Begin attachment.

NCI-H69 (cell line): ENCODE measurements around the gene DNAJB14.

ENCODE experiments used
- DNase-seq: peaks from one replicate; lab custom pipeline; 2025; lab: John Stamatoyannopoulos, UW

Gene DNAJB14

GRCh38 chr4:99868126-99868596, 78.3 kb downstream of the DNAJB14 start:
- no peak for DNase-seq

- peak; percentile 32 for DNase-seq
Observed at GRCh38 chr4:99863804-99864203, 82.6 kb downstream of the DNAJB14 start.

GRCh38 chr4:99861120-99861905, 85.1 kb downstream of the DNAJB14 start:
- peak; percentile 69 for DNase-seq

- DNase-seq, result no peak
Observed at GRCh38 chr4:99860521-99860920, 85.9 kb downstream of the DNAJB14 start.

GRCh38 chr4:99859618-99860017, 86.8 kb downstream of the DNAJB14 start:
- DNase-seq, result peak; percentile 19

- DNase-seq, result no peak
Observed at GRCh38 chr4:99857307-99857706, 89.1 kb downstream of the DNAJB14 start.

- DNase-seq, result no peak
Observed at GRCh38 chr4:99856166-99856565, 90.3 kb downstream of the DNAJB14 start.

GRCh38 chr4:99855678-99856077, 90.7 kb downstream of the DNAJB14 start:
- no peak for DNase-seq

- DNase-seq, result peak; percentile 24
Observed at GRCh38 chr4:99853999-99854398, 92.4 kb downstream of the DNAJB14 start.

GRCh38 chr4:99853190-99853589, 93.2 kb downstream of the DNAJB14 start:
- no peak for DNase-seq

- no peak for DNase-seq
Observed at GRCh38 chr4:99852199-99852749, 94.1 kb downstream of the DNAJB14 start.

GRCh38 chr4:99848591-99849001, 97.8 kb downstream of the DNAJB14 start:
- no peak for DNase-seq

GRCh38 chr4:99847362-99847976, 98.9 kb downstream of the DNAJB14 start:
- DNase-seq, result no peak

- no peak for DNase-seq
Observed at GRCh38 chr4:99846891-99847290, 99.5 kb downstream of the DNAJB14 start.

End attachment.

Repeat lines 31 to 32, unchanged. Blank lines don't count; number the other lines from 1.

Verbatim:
- no peak for DNase-seq
Observed at GRCh38 chr4:99846891-99847290, 99.5 kb downstream of the DNAJB14 start.